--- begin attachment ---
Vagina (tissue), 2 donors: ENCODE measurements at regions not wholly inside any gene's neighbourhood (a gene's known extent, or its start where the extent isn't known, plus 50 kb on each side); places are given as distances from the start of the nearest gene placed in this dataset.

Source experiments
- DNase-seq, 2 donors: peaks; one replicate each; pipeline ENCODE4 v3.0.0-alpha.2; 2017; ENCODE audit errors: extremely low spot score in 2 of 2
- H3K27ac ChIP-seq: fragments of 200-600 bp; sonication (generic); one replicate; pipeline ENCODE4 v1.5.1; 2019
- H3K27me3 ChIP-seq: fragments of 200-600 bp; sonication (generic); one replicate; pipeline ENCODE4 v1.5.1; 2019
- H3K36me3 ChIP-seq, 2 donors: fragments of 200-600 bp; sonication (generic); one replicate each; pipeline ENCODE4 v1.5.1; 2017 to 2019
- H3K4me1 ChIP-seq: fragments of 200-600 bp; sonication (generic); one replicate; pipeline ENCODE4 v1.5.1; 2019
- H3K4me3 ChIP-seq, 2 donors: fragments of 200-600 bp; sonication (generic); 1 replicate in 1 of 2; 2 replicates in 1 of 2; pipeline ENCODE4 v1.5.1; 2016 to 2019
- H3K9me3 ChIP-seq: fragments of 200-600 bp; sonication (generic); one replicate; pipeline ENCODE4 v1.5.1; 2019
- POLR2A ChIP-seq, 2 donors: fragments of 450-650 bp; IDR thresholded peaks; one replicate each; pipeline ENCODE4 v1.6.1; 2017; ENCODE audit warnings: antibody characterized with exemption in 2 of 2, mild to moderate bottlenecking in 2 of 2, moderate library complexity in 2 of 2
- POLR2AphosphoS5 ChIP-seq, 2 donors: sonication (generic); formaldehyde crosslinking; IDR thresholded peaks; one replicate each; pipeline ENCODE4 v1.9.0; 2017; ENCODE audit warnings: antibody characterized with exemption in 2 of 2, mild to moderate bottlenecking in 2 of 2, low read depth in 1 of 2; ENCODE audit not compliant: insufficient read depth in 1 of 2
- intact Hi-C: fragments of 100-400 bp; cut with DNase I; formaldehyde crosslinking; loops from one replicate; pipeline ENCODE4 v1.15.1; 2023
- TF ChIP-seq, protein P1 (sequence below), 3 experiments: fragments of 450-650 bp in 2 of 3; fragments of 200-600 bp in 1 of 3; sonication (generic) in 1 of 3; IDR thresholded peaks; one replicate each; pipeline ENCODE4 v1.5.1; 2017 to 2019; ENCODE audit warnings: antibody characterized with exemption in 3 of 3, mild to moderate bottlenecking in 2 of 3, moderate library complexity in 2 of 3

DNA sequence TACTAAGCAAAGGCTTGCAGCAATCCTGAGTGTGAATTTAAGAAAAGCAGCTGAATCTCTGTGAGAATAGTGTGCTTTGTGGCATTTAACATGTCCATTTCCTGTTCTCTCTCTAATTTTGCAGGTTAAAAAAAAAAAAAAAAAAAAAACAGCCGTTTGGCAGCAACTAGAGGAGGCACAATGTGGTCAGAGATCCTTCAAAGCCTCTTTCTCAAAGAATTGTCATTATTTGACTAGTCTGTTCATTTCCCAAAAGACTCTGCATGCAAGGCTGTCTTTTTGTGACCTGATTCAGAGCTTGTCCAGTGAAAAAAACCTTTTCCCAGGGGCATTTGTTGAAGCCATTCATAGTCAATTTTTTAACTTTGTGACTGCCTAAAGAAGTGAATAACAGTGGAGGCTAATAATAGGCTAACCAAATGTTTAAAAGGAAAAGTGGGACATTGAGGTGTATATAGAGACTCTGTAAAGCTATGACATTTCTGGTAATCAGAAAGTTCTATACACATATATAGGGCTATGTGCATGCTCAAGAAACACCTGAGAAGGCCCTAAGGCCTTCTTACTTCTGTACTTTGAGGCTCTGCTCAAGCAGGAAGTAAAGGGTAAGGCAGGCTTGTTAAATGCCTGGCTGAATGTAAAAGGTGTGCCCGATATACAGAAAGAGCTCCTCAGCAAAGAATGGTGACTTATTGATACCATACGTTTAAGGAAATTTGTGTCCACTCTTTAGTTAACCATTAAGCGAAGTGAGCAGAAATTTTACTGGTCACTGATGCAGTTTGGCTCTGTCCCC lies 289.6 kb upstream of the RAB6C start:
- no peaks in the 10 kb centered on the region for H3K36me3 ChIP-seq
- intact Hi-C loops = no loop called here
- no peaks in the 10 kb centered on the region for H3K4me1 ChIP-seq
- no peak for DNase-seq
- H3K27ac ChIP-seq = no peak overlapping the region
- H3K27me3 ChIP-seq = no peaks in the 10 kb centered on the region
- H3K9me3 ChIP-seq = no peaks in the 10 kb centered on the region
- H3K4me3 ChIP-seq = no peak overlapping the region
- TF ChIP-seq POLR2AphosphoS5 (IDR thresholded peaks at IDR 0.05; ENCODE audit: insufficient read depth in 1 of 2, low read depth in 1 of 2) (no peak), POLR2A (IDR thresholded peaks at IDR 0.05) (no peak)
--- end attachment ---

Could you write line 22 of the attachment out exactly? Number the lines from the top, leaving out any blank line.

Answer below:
- H3K4me3 ChIP-seq = no peak overlapping the region